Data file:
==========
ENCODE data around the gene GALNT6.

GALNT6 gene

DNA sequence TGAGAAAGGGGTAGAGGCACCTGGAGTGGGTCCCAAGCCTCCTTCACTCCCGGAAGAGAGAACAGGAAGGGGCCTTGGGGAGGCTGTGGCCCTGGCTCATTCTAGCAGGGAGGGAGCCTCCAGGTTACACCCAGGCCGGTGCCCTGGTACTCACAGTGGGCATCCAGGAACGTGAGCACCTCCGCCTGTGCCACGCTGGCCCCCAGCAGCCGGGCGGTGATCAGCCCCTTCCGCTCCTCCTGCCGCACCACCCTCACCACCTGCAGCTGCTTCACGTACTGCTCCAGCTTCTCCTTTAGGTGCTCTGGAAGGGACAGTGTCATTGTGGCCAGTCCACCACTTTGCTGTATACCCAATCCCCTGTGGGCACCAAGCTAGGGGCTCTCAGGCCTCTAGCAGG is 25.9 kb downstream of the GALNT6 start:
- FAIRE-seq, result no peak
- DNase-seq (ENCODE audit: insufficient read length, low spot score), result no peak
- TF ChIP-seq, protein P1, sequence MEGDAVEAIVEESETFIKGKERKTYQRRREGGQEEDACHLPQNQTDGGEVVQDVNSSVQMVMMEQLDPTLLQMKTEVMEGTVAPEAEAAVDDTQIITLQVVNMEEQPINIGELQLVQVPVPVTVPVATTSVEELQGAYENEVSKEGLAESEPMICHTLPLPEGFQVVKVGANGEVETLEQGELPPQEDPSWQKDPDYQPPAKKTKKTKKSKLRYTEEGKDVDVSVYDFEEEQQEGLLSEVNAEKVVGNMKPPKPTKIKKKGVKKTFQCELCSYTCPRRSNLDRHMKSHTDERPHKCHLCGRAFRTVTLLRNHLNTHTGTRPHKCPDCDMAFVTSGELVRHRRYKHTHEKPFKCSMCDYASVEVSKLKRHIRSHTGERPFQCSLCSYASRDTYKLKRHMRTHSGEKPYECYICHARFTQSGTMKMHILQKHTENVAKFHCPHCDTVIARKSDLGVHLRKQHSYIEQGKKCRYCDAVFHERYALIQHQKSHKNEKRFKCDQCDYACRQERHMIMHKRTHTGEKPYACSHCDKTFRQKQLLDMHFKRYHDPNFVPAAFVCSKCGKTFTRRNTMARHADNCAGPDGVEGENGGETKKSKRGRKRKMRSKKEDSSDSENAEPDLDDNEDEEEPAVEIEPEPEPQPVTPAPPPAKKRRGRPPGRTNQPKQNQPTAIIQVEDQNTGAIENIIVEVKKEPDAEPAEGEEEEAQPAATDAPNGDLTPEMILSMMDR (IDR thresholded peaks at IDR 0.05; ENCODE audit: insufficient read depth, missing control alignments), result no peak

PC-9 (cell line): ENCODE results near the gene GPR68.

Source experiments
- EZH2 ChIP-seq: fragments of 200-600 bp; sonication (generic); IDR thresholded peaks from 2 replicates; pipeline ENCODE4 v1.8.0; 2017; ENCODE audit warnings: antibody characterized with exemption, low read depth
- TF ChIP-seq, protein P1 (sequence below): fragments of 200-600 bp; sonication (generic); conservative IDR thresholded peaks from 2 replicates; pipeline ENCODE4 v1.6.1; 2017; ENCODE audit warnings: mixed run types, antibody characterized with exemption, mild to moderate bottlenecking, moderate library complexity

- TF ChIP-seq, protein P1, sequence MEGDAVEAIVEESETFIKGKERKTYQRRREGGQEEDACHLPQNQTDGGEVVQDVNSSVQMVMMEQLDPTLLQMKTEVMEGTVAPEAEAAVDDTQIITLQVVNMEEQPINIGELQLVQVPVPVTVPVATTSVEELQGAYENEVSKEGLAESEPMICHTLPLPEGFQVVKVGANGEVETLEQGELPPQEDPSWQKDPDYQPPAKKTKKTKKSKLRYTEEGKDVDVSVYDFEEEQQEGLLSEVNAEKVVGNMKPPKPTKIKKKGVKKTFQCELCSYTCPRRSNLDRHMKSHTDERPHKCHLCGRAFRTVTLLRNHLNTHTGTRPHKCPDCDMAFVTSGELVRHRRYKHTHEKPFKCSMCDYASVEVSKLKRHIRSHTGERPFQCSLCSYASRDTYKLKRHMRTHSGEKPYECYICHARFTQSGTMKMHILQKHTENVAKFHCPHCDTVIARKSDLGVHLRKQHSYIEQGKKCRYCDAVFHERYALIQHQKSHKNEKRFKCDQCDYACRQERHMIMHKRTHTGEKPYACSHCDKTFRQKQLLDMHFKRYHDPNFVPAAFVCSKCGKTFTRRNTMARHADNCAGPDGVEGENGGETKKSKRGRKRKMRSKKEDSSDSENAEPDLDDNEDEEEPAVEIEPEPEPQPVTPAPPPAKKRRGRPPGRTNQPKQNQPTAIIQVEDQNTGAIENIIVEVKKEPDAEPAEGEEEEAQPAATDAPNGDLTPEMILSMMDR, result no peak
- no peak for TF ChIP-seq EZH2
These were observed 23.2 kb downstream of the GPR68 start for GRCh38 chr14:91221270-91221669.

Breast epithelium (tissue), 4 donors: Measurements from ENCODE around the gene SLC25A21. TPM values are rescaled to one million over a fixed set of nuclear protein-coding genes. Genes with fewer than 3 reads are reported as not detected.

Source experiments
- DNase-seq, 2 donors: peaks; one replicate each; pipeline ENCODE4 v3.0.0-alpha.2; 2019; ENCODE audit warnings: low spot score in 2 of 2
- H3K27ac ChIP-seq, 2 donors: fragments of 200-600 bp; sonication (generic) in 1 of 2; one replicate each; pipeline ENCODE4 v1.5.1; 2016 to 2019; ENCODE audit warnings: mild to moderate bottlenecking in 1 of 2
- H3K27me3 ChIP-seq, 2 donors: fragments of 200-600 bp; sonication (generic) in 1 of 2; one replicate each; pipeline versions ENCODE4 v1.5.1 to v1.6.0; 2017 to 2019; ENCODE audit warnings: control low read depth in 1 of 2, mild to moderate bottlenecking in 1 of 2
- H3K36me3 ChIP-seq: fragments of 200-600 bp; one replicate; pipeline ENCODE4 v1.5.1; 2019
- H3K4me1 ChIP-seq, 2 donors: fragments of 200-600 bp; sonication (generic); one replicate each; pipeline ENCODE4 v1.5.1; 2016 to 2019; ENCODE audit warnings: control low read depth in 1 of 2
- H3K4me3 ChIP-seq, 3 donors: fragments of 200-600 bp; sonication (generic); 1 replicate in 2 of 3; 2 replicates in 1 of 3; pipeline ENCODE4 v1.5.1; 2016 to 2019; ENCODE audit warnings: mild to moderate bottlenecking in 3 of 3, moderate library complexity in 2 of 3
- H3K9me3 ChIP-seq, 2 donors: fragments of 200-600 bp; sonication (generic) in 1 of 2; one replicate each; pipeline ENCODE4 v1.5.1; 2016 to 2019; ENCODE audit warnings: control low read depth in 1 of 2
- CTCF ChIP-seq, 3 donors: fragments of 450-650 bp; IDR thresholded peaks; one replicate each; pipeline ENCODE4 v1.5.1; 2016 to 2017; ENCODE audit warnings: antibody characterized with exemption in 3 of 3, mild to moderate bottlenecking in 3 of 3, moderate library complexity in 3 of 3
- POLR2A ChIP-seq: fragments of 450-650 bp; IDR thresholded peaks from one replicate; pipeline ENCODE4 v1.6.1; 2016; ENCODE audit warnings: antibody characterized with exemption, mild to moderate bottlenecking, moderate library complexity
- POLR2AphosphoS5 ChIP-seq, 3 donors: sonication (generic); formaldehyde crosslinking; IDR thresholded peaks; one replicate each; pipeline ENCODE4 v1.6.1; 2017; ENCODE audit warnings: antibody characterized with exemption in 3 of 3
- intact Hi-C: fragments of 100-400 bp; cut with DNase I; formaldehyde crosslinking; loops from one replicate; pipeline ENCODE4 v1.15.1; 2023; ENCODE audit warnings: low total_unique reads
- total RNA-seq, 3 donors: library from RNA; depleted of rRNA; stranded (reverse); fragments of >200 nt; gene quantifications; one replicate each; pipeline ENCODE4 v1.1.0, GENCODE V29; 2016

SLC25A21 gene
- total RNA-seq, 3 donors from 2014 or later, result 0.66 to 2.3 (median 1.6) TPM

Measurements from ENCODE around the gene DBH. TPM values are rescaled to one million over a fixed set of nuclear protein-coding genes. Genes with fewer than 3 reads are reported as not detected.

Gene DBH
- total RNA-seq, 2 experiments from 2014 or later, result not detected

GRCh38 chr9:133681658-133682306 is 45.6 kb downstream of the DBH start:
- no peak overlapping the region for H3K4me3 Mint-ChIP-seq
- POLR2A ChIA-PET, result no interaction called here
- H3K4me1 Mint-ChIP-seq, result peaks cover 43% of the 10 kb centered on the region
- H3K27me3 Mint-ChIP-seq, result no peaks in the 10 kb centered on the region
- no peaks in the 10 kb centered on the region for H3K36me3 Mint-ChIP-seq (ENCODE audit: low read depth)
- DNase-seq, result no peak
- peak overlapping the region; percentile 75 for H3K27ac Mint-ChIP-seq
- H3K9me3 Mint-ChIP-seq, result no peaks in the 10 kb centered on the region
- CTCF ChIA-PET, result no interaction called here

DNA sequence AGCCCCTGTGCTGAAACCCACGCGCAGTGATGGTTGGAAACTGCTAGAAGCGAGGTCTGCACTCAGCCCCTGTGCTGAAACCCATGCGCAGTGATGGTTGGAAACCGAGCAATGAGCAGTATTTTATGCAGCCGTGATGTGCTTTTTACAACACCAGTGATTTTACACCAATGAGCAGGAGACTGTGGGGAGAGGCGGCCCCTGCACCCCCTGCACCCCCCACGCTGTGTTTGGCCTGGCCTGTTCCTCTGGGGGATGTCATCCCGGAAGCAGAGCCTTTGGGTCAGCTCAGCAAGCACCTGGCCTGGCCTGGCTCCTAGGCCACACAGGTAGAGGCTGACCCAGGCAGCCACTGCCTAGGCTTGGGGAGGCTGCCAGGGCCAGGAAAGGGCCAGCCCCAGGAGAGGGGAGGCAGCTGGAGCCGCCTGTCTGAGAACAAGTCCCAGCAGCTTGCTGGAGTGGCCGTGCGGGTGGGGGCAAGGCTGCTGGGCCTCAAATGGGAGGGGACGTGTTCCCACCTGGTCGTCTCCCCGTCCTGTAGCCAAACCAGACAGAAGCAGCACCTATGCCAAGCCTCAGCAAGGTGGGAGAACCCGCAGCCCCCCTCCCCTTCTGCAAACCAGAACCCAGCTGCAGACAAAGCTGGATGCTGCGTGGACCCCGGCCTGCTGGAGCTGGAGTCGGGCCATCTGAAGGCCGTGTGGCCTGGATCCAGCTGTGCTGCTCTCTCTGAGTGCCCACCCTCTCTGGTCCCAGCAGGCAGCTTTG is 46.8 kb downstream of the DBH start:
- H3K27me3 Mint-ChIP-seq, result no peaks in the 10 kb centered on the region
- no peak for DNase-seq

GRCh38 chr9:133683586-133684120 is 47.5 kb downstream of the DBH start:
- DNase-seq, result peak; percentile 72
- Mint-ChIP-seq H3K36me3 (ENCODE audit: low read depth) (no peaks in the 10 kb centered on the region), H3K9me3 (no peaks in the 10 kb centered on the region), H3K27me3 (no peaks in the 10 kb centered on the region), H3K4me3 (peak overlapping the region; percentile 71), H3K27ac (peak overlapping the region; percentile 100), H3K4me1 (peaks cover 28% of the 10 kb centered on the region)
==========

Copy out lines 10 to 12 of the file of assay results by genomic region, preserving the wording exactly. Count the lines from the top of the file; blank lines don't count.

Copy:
- TF ChIP-seq, protein P1 (sequence below): fragments of 200-600 bp; sonication (generic); conservative IDR thresholded peaks from 2 replicates; pipeline ENCODE4 v1.6.1; 2017; ENCODE audit warnings: mixed run types, antibody characterized with exemption, mild to moderate bottlenecking, moderate library complexity

- TF ChIP-seq, protein P1, sequence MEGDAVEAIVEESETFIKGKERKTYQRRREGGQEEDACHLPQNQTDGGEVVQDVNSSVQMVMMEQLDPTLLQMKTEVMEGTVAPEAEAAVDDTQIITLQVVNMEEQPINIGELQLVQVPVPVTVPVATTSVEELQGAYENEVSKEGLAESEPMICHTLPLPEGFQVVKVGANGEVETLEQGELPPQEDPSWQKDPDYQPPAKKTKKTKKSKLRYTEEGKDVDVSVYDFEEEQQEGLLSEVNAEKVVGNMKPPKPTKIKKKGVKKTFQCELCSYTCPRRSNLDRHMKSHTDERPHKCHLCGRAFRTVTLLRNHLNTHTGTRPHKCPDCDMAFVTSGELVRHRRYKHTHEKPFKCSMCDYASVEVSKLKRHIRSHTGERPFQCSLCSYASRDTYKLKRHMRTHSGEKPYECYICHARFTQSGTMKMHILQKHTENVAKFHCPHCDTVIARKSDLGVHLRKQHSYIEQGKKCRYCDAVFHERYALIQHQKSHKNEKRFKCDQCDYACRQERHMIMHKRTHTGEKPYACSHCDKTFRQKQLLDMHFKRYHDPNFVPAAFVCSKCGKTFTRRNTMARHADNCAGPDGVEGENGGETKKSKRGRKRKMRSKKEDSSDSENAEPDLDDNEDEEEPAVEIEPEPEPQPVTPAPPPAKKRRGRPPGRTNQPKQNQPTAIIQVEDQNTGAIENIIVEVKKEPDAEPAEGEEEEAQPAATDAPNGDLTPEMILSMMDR, result no peak
- no peak for TF ChIP-seq EZH2